Inquiry based learning is the process of having your students learn through their own research questions. My favourite “type” would be guided inquiry because it allows for teachers to give a topic to the students to work in. However, there are other types of inquiry based learning that are more strict, giving narrower options for choice, and more broad.
In my first semester of education school, I went to a professional development discussion hosted by the Education Student’s Society. The discussion was titled, “Become a Superhero Middle School Teacher”, and the lecturer was an “award” winning middle school teaching in Regina, Saskatchewan. He had been given the title of the city’s best teacher a few years before, published by the Prairie Dog magazine. The most important thing I took away from his talk was the concept of “genius hour”.
When I started to do more research for this blog post and reflection, I found more and more information on this concept of “genius hour”. Essentially, it’s an hour a week where students can explore, learn, and research whatever they like, and then they present on it at the end of the term. Teachers can make it as guided as they’d like, and the length is also option. What teachers seem to love about this project idea is that it hits a bunch of outcomes appropriately and “naturally” by the end of the year— not to mention, students love it.
Genius Hour would look like this: at the beginning of the term, students will be explained that they get an hour in the afternoon every Wednesday to explore something that they are interested in. They must, for the rest of the term, research it and document their research. They then can perform experiments, practice their skill, or learn more about their topic in their own style. Some students would prefer to document their learnings and milestones in writing, while others would prefer to document them on video or online. Technology could be a huge part of this project, and a website like Twitter could be used to keep the project up to date.
The last “task” would be performing what they’ve done throughout the term to their class. Teacher’s have said that this is the most amazing part because it brings students out of their shell. Some students show their talents of singing, playing instruments, rapping, taking pictures, or even doing complicated math! The options are endless.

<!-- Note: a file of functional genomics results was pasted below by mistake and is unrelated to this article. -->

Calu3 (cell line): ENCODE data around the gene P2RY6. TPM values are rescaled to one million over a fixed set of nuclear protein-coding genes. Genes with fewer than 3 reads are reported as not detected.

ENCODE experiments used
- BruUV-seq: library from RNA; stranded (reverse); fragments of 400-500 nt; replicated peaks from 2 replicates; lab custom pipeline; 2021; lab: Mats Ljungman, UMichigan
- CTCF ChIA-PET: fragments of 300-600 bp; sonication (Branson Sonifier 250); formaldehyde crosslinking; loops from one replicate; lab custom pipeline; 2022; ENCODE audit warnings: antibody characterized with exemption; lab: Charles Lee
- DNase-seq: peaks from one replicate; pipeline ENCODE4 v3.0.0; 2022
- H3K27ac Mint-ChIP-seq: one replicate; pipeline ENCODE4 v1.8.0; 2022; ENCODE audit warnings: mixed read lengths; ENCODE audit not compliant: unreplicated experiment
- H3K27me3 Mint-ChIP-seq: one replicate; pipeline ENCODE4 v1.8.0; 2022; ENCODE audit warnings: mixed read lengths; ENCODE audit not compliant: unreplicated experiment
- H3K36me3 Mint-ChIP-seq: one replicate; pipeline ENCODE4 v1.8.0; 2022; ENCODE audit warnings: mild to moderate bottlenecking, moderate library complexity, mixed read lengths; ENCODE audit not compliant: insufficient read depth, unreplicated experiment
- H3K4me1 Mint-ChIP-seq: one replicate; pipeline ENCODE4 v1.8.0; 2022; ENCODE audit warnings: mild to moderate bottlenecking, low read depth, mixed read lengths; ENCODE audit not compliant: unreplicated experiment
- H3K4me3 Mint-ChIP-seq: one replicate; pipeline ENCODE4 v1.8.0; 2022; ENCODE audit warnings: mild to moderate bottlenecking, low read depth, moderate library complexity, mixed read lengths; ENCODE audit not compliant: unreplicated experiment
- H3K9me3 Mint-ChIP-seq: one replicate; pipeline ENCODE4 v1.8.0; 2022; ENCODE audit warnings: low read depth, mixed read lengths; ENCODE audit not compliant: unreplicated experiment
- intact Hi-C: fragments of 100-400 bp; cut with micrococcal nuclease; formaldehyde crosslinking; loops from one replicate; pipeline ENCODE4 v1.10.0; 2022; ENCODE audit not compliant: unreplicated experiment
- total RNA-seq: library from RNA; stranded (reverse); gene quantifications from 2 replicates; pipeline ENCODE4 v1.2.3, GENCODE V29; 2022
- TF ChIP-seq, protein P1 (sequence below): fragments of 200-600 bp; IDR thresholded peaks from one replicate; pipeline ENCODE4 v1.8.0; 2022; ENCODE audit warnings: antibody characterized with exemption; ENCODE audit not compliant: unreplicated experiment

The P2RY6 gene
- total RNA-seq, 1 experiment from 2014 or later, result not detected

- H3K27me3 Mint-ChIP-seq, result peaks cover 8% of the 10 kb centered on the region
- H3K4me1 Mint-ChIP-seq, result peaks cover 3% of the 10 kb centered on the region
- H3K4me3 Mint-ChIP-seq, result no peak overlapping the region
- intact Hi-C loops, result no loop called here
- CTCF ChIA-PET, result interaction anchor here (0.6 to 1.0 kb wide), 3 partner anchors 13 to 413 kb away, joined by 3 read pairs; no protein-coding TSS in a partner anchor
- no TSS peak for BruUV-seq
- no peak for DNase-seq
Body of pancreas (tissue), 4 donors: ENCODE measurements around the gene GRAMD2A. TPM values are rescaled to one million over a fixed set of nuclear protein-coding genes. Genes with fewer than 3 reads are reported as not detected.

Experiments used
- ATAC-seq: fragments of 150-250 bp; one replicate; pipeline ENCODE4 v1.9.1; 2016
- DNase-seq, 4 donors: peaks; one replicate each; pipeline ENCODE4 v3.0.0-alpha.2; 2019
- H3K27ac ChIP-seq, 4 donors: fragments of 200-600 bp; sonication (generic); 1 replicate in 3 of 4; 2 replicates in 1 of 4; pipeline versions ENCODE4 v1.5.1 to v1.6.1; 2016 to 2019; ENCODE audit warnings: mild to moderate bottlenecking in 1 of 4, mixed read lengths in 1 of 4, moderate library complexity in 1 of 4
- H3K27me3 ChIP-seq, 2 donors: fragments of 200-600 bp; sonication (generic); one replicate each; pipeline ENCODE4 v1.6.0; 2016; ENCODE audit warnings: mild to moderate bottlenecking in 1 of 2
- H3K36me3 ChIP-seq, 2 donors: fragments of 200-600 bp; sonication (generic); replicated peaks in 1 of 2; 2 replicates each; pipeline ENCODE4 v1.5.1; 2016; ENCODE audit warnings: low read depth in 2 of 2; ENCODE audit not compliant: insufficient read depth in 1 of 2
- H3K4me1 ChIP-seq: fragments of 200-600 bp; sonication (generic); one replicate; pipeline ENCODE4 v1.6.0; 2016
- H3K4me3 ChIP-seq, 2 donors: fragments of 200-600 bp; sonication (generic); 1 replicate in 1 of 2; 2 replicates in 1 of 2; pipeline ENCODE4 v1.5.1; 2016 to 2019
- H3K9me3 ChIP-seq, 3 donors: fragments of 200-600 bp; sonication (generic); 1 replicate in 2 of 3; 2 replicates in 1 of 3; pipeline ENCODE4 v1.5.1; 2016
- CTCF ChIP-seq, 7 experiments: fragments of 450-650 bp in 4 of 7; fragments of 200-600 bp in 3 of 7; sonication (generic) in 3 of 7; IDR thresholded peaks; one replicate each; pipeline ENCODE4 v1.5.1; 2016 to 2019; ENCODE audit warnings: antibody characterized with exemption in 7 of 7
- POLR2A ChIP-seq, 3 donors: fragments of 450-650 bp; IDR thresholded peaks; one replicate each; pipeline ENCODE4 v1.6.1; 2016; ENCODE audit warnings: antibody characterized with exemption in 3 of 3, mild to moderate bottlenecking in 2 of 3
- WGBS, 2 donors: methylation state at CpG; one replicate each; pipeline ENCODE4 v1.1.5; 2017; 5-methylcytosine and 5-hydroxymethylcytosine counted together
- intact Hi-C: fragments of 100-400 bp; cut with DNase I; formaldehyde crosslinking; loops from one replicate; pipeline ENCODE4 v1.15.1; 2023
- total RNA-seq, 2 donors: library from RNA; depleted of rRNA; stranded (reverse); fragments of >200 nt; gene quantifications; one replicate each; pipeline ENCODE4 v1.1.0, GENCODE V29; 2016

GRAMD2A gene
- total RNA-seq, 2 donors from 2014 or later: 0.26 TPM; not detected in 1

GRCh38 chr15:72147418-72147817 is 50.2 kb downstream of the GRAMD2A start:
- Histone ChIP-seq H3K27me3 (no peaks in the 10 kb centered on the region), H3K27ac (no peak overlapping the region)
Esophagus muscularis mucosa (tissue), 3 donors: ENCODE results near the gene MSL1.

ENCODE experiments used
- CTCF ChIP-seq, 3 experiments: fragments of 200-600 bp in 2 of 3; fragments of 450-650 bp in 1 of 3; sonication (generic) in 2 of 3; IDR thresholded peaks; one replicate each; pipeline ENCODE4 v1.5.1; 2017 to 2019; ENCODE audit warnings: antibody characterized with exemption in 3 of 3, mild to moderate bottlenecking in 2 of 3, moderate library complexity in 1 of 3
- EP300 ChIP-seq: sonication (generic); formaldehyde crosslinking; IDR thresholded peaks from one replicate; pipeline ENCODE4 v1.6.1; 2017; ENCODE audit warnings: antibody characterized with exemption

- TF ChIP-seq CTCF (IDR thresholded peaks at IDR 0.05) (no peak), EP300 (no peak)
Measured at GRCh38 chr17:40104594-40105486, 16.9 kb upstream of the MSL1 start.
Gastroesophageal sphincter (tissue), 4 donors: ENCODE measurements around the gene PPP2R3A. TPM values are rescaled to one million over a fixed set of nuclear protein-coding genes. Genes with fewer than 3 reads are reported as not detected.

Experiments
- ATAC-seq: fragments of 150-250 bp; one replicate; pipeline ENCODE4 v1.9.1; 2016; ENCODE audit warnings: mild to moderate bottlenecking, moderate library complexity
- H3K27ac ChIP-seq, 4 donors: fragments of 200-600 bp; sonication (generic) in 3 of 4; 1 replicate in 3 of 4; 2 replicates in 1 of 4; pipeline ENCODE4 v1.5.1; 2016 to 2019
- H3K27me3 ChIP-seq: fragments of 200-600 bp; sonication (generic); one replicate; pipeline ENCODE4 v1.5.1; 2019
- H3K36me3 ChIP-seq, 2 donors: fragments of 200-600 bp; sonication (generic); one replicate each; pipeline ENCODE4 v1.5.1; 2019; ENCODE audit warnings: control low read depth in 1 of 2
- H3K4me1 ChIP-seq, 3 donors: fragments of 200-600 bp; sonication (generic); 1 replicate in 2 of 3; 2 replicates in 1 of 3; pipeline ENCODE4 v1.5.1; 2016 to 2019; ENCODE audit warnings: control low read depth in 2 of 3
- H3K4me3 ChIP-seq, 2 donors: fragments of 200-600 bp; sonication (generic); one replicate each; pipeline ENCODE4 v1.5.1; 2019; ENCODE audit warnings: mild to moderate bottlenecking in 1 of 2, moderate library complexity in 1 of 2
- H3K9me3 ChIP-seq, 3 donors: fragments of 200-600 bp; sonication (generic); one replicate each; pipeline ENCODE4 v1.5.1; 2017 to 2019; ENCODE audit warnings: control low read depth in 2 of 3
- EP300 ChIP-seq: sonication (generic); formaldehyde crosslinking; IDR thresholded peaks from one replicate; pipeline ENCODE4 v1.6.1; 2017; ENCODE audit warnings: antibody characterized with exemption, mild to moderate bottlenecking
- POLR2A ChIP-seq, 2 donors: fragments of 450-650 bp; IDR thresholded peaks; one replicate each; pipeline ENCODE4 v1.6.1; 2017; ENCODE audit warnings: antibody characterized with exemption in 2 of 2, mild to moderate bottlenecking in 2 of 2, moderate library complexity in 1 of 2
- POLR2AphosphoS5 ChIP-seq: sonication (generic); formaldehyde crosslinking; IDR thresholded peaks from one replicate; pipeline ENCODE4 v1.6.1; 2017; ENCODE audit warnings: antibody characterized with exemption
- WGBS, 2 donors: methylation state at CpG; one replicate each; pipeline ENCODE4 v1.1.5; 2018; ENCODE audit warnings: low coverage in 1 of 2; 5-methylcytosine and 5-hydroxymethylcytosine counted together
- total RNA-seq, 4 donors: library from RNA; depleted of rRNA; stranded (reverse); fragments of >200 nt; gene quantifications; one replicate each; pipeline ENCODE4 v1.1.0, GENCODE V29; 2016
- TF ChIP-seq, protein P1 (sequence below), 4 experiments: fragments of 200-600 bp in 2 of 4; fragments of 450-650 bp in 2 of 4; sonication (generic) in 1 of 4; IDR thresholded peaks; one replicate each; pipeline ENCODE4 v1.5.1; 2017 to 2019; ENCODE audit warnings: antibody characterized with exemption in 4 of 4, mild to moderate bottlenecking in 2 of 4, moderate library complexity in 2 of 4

For environmental education, inquiry based learning offers the freedom for students to explore areas that they are really interested in, and as a result get more out of the class. This also allows for the students to learn from themselves, and trust their knowledge on how they learn best as students. Teachers can use interdisciplinary inquiry based projects in their class while also requiring that their is an environmental aspect achieved. This could be as simple as, “all written journals and reflections must be written outdoors”. For this purpose, students could use the outdoors as a meditative and calming ground, and explain why they felt this was asked of them in their presentation.
The inquiry cycles I have used have been fairly unique, and possibly more simple than the traditional ones. My cycle is generally like the following:
Assess what’s asked of me –> reflect on how I feel about what’s asked of me —> ask questions if needed —> find an interest in the topic (if guided) —> reflect on my topic and why it’s interesting to me —-> research my topic —-> ask questions that have come up since research —-> perform experiments/interviews/deeper understanding exercises related to topic —–> put work together into a presentation —-> reflect on work done —-> present
This process has worked for me, since I’m both an inquisitive and reflective person. I’ve used this process in ESCI 302 through our guided inquiry assignment, as well as during our poem assignment. In conclusion I feel like these types of assignments and projects make people grow, because they teach us to push ourselves and trust ourselves. This is why I took dried leaves from a bouquet and glued them to the sheet that says “genius hour” for this blog post. I wanted to demonstrate that projects like genius hour will help our students grow into better and smarter people.